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How the Ray Gun Got Its Zap: Odd Excursions into Optics

Popular Science
  • A collection of short, fun essays on unusual topics in optics
  • Covers pop culture, history, and science
  • Analyzes the public perception of optics, and the way it is depicted in fiction, movies, and comic books

By: Stephen Wilk(Author)

263 pages, 5 b/w illustrations, 2 tables

Oxford University Press USA

Hardback | Nov 2013 | #208397 | ISBN-13: 9780199948017
Availability: Usually dispatched within 5 days Details
NHBS Price: £18.99 $24/€21 approx

About this book

How the Ray Gun Got Its Zap is a collection of essays that discusses odd and unusual topics in optics. Though optics is a fairly specialized branch of physics, How the Ray Gun Got Its Zap extracts from the discipline topics that are particularly interesting, mysterious, culturally relevant, or accessible. The essays all first appeared, in abbreviated form, in Optics and Photonics News and in The Spectrograph; the author has updated and expanded upon each of them for How the Ray Gun Got Its Zap.

How the Ray Gun Got Its Zap is divided into three thematic sections: History, Weird Science, and Pop Culture. Chapters will discuss surprising uses of optics in classics and early astronomy; explain why we think of the sun as yellow when it is actually white; present how the laser is used in popular film; and profile the eccentric scientists who contributed to optics. The essays are short and entertaining, and can be read in any order. How the Ray Gun Got Its Zap should appeal to general audiences interested in optics or physics more generally, as well as members of the scientific community who are curious about optics phenomena.



I. History
1.) Ancient Optics - Magnification Without Lenses
2.) The Solar Weapon of Archimedes
3.) Claudius Ptolemy's Law of Refraction
4.) Antonio de Ulloa's Mystery
5.) The Miracle of St. Gascoigne
6.) Rays of the Sun
7.) Roy G. Biv
8.) George Christoph Lichtenberg
9.) Hopkinson's Silk Handkerchief
10.) First Light - Thomas Melville and the Beginnings of Spectroscopy
11.) Mediocrity and Illumination
12.) Even If You Can't Draw a Straight Line
13.) A Sea Change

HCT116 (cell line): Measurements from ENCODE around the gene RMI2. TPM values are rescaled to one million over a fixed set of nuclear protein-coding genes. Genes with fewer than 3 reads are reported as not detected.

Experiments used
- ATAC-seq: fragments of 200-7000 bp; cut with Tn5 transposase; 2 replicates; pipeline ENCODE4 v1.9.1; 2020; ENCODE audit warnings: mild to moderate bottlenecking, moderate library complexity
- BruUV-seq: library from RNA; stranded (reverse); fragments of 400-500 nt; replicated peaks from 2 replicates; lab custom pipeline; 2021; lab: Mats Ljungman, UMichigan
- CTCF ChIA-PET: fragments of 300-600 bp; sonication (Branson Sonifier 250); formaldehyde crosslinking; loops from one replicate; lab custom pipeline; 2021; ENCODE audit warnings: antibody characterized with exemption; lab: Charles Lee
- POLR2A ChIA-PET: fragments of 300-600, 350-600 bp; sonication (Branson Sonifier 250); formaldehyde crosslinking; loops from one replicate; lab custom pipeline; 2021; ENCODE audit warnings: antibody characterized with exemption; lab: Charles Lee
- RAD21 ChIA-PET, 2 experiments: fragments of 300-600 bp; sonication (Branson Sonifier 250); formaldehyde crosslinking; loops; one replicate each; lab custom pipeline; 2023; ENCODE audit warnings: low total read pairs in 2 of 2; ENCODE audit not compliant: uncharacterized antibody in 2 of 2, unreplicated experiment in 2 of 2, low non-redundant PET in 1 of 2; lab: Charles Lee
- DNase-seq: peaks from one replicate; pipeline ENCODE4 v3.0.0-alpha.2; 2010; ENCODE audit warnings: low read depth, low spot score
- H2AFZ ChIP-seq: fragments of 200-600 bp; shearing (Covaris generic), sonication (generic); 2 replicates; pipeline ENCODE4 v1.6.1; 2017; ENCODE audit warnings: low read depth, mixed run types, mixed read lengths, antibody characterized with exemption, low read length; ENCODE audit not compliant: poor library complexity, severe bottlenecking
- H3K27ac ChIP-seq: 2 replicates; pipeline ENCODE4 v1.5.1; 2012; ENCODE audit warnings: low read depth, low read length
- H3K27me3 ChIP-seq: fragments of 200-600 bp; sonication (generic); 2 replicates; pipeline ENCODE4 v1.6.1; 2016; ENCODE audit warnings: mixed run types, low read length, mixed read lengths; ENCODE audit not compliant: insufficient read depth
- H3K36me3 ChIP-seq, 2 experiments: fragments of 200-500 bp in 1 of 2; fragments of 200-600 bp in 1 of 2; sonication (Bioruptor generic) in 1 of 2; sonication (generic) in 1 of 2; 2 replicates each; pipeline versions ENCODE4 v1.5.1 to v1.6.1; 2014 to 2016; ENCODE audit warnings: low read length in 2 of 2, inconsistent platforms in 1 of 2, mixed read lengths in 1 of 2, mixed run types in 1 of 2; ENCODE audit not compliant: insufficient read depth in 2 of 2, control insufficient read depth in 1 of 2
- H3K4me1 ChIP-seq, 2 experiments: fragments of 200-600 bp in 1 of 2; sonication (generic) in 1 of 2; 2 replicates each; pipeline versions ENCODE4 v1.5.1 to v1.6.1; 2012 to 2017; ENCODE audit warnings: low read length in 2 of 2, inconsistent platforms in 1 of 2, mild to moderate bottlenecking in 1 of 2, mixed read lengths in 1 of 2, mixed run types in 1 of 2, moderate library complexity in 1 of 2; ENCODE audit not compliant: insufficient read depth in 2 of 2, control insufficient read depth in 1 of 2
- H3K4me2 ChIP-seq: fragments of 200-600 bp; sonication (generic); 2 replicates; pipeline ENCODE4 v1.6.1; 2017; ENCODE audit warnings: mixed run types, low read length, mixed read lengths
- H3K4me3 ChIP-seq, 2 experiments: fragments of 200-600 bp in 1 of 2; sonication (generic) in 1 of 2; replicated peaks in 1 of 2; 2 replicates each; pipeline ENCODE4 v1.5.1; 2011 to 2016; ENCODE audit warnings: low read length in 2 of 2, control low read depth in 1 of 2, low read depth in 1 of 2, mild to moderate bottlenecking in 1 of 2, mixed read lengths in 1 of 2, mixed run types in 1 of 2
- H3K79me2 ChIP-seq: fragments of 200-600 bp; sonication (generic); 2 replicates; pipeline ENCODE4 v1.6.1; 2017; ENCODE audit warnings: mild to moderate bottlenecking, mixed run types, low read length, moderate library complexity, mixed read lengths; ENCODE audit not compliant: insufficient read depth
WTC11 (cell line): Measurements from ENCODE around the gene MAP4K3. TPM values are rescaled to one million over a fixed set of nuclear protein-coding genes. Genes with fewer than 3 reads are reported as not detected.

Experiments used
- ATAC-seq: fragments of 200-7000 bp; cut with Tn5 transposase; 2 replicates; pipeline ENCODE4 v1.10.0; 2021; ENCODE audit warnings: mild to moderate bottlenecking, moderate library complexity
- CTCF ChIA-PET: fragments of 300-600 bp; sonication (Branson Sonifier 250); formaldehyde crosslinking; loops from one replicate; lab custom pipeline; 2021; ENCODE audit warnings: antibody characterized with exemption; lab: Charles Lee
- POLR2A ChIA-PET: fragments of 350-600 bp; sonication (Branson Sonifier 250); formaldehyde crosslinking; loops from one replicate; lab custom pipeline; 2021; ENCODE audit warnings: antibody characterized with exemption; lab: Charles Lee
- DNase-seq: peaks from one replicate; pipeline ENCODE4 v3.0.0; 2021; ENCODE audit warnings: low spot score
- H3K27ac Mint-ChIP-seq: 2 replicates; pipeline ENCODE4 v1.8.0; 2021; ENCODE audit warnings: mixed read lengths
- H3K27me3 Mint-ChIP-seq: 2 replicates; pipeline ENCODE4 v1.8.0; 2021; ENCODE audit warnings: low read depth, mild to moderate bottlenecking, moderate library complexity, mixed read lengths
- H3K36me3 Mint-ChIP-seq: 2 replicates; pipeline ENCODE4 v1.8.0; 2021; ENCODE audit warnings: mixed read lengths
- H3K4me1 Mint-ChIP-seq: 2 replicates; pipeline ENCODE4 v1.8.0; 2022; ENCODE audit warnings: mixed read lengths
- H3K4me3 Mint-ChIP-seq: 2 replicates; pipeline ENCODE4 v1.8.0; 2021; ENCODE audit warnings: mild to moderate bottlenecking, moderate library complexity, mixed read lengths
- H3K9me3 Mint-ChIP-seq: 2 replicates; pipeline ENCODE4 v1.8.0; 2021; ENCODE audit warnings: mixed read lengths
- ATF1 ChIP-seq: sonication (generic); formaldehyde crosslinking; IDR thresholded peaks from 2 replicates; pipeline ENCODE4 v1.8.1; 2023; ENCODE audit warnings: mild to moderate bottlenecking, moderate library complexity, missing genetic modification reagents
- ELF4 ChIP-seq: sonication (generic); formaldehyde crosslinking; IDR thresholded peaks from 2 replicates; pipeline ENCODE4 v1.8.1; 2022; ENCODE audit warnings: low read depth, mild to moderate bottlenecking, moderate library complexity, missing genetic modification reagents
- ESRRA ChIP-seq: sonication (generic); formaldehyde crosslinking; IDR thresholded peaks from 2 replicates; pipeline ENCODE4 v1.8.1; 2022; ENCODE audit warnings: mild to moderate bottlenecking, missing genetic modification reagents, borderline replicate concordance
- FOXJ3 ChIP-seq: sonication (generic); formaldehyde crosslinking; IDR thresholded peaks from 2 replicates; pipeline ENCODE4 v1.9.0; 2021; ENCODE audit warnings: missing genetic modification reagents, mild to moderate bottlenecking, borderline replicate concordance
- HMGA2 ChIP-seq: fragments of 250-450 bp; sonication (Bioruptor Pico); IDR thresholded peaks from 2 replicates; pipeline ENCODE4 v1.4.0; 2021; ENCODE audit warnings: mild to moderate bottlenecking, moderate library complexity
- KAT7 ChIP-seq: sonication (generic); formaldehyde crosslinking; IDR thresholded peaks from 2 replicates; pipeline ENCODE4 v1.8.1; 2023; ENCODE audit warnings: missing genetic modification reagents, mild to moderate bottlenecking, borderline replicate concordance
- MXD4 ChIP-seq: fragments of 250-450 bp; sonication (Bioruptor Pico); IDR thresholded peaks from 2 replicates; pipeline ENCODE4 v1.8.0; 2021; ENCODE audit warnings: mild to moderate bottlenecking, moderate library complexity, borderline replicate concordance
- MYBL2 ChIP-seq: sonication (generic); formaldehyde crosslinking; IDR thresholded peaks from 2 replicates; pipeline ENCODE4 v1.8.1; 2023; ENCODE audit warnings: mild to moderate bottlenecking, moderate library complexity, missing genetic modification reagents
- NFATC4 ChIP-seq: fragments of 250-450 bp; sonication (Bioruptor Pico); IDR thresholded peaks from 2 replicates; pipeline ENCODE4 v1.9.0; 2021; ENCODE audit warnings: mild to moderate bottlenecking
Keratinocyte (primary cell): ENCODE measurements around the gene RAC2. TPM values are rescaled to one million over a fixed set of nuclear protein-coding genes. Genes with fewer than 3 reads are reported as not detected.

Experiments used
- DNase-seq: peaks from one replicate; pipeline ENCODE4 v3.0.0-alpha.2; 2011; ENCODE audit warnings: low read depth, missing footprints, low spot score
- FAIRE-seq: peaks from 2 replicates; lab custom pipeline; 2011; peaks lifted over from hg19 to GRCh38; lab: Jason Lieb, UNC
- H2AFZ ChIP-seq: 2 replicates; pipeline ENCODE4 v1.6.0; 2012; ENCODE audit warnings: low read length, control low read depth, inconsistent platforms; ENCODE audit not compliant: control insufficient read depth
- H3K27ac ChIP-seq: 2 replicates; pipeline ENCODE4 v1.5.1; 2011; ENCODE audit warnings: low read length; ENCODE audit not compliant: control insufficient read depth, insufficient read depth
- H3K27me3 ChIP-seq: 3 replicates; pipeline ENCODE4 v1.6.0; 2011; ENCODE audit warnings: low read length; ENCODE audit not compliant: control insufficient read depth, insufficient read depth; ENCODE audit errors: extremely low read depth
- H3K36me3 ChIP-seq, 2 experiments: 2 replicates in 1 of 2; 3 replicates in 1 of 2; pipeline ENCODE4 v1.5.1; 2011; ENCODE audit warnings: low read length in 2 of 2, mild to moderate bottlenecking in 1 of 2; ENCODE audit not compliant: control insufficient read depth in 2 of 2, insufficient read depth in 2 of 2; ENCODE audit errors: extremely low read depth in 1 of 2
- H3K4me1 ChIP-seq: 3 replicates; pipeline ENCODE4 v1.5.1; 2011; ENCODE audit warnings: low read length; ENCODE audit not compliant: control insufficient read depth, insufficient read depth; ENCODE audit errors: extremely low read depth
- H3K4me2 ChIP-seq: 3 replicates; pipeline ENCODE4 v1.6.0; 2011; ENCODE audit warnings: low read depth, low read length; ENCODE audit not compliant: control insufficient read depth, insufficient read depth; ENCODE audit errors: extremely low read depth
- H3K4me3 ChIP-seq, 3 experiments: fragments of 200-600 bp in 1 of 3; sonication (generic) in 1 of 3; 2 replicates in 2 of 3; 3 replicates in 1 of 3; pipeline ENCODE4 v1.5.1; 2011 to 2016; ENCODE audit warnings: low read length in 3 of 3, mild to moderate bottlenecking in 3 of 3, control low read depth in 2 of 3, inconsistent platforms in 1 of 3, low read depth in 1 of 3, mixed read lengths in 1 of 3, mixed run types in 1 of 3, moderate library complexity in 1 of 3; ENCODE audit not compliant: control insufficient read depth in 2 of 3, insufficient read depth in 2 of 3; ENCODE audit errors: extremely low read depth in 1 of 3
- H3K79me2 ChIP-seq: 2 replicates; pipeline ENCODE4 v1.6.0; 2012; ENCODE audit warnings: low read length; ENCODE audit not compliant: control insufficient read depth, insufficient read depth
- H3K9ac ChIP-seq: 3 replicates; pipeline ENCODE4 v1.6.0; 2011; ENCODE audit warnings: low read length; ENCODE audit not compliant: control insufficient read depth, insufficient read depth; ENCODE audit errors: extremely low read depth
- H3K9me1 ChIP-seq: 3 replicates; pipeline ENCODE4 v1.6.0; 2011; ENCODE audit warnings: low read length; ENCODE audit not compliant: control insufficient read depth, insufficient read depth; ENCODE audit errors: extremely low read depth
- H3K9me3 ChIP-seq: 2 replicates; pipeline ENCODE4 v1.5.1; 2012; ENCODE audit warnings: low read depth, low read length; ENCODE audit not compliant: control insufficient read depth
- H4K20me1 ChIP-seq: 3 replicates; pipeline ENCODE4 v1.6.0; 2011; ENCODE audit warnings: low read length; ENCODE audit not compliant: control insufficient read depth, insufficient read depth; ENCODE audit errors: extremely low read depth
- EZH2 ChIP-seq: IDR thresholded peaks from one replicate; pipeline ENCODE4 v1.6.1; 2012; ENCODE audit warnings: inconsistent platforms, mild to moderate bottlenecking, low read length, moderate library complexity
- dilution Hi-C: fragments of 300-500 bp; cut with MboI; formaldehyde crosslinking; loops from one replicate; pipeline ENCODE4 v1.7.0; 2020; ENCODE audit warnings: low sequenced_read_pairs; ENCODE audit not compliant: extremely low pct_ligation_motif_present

14.) Thomas Pearsall and the Ultraviolet
15.) If at First You Don't Succeed
16.) More than a Burner
17.) Apply Light Pressure
18.) Sound Movies, the World's Fair, and Stellar Spectroscopy
19.) Deja vu
20.) The Magic Lantern of Omar Khayyam

II. Weird Science
21.) The Yellow Sun Paradox
22.) Once in a Blue Moon
23.) Chromatic Dispersions
24.) The Eye in the Spiral
25.) Retroreflectors
26.) Yes, I was Right! It is Obvious!
27.) Edible Lasers
28.) Pyrotechnic Lasers
29.) Defunct Lasers
30.) The Phantom Laser
31.) The Case of the Oily Mirrors; A Locked Room mystery
32.) Pinhole Glasses
33.) Undulations

III. Pop Culture
34.) This is Your Cat on Lasers
35.) Dord
36.) Zap!
37.) Mystic Cameras
38.) Playing With Light
39.) I Must Find That Tractor Beam
40.) The Rise and Fall and Rise of the Starbow
41.) Diamonds in the Dark
42.) A Popular History of the Laser
43.) Pop Culture Errors in Optics
44.) Pop Spectrum
45.) The Telephote


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Stephen Wilk is a contributing editor for the Optical Society of America and the author of Medusa: Solving the Mystery of the Gorgon (OUP; 2000). He holds a Ph.D. in Physics and has worked on Laser Propulsion and High Energy Lasers at Textron and MIT's Lincoln Labs, and has designed and built optical apparatus at Optikos Corporation, Cognex, and AOtec. He was previously a visiting professor at Tufts and a visiting scientist at MIT.

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